So when it happens that corporations pay more attention to managing wearables and start to develop policies, do you think there will be a lot of overlap or synergies with policies they already have for BYOD, or will the policies for wearables differ from BYOD phone policies? And if so, how?
Mitch Black: My anticipation is that BYOD policies will be fairly similar to BYO wearables policies. I think corporate applicability on how the policies impact employees that are using corporate devices may be amended because there might be more commercial business applications, where the sensitivity in healthcare, financial services or government may be much different.
With BYOD, in some corporations if you bring your own device, you get access to everything as long as mobile device management (MDM) is on the device to ensure data security with access to the application management platform. BYO may be similar, but corporate liability might have another level of policy applicability.
When it becomes more critical and wearables transmit more mission-critical data, what do you think will be the biggest challenges for managing wearables in the workplace as the wearables themselves evolve?
Mitch Black: I think it will be ensuring that people understand the importance of how valuable those wearables are compared to a phone. Today, if I lose my smartphone, I’m literally in a panic and freaking out. If I lose my healthcare wearable, I really don’t care. If a wearable has a critical nature associated with it, it’s important to make sure that employees that use those devices understand that sensitivity. And that will come through policy enforcement and education within that workforce. An MMS provider like MOBI can help provide that for them.
There will be a lot of device manufacturers and a lot of application developers coming to corporate IT promoting wearables. So companies need to be aware of the importance of management policies today because planning cycles take a year or two. So it’s important to understand this today.
Give me the elevator speech on why Enterprise Mobility Management services (for phones, tablets or wearables) are more beneficial than an in-house approach. In addition to the education aspect you mentioned, what are the advantages of engaging with an EMM service provider?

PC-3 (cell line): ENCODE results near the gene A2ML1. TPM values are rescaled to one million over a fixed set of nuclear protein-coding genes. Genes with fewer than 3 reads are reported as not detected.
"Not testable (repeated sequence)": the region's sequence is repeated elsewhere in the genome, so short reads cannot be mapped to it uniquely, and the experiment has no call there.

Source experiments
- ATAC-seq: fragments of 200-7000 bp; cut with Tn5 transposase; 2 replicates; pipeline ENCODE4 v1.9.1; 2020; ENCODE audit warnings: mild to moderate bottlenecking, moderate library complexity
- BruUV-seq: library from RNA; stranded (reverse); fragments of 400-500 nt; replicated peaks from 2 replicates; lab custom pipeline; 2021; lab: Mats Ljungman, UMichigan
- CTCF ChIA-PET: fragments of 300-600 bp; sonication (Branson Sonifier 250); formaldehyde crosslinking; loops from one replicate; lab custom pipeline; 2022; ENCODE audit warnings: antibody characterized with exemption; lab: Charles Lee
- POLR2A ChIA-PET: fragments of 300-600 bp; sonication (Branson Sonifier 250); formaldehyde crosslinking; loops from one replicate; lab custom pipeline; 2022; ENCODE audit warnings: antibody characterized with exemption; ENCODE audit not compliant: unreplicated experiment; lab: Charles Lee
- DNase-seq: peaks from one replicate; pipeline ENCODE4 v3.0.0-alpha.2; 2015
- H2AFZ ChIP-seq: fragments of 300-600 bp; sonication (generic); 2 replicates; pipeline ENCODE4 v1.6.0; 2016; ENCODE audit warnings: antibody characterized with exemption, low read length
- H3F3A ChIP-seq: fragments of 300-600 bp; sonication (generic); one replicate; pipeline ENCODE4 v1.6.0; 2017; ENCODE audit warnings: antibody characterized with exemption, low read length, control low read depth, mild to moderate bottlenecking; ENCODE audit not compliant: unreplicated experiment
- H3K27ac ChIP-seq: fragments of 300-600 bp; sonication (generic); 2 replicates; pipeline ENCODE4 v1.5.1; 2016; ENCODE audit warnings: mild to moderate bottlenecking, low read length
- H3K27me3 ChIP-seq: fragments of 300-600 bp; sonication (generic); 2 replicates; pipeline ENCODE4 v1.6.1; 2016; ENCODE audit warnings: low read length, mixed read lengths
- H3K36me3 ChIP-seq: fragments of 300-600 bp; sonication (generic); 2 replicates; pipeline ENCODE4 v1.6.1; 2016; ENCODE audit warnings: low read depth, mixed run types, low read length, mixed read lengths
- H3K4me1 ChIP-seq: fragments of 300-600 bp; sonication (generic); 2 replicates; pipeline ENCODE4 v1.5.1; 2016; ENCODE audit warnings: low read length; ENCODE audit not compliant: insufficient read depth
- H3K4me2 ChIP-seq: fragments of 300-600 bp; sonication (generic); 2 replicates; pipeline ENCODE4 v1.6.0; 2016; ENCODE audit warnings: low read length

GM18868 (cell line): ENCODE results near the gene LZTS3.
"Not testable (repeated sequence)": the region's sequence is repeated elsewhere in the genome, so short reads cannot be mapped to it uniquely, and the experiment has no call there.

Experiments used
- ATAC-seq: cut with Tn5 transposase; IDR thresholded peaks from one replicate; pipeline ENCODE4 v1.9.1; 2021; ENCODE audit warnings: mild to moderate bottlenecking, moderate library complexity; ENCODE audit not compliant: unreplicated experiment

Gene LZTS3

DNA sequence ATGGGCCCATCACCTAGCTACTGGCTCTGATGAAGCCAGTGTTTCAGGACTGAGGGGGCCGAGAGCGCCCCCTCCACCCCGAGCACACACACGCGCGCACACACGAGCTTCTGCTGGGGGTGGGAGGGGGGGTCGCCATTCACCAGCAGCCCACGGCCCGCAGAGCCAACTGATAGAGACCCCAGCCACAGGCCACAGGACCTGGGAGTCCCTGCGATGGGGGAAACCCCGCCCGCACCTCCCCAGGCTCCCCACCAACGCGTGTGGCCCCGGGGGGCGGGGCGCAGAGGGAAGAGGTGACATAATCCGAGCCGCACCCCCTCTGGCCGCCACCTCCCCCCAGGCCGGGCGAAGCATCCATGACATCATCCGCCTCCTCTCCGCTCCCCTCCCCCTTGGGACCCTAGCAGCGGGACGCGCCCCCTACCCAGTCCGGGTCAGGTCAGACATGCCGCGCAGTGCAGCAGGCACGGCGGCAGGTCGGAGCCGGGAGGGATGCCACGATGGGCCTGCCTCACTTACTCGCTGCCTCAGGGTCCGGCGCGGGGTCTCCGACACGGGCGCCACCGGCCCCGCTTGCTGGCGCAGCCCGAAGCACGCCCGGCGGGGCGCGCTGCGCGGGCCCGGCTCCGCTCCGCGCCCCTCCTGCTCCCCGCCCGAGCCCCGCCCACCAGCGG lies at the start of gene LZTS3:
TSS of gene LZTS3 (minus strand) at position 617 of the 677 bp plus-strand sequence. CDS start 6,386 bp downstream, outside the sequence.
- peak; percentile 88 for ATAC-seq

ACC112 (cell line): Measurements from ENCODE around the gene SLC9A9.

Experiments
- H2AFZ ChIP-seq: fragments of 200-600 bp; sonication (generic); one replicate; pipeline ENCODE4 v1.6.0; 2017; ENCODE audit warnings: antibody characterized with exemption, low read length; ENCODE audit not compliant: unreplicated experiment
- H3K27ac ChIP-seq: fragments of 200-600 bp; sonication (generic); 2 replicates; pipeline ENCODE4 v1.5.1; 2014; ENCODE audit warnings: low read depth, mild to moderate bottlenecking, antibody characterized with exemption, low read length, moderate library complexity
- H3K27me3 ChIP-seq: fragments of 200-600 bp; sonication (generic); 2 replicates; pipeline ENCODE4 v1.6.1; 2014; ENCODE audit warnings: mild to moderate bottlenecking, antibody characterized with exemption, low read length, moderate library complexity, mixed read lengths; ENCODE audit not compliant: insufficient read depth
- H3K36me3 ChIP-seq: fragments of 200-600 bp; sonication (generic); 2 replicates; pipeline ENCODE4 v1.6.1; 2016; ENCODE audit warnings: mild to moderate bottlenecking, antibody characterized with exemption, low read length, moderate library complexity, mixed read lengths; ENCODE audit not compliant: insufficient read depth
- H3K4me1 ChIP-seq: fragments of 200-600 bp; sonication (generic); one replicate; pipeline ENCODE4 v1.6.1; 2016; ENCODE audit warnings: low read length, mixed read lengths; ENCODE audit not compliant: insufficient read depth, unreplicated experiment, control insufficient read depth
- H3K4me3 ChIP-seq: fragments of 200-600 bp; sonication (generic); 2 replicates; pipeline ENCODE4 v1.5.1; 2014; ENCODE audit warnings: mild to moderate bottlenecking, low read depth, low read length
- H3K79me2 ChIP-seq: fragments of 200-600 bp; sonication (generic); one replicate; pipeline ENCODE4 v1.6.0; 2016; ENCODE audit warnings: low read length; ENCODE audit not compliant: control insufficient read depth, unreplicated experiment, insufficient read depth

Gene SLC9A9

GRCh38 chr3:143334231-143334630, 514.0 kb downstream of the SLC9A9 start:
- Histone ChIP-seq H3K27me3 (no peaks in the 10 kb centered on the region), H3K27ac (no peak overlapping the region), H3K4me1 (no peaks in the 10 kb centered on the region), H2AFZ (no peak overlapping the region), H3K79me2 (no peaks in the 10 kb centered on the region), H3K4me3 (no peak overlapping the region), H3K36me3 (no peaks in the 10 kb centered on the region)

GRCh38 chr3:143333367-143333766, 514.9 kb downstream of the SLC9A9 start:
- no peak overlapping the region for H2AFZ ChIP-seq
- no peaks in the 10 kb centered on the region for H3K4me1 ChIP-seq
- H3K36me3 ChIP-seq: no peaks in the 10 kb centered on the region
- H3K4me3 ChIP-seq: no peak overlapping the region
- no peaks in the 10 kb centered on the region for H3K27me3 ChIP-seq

Mitch Black: Our company was founded in 2009 as a spinoff of Bluefish Wireless, a managed services company partnering with telecommunications carriers. We provide a SaaS-based solution that manages the full life cycle of mobility for our clients. They are predominantly larger corporations that have a very complex mobility environment – multiple markets, multiple devices and operating systems and different Enterprise Mobility Management systems.
Our solution has a large number and significant layer of APIs that we built out into the prominent wireless carriers. So a lot of very robust data comes back from the carriers on our clients’ corporate usage, not just from an overall macro level but from an individual end-user level. We marry EMM data with telecom carrier data; we also connect with our clients’ HR systems and, in a lot of cases, their ERP systems. So the solution and robust data enables a corporate mobile administrator to easily take a variety of actions. We also provide end-user help desk support for mobile phone devices. And we can do large migrations or device deployment configurations, all centralized and managed through our software. In short, our solution simplifies the complexities of managing mobile environments throughout the mobile device life cycle.
Mitch Black is president of MOBI. Leveraging his years of industry leadership experience and knowledge of the enterprise mobility space, Mitch works closely with the MOBI co-founders on the company’s overall direction while providing daily executive leadership with the MOBI team. Previous to his position at MOBI, Mitch spent 20 years in other executive positions in the mobility industry, leading companies such as BrightPoint, BrightStar, PCS Wireless and Verizon Wireless.